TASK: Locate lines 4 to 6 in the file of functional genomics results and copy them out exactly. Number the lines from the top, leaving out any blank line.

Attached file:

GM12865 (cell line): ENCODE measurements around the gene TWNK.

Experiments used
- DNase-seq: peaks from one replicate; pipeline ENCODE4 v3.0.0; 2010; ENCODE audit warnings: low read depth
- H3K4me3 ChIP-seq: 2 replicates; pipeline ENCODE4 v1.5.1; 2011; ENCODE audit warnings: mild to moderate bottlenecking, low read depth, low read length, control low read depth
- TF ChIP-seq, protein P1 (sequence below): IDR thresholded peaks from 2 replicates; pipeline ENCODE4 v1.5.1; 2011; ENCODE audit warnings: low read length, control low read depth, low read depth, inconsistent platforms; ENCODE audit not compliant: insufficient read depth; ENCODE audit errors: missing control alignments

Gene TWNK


- H3K4me3 ChIP-seq: 2 replicates; pipeline ENCODE4 v1.5.1; 2011; ENCODE audit warnings: mild to moderate bottlenecking, low read depth, low read length, control low read depth
- TF ChIP-seq, protein P1 (sequence below): IDR thresholded peaks from 2 replicates; pipeline ENCODE4 v1.5.1; 2011; ENCODE audit warnings: low read length, control low read depth, low read depth, inconsistent platforms; ENCODE audit not compliant: insufficient read depth; ENCODE audit errors: missing control alignments

Gene TWNK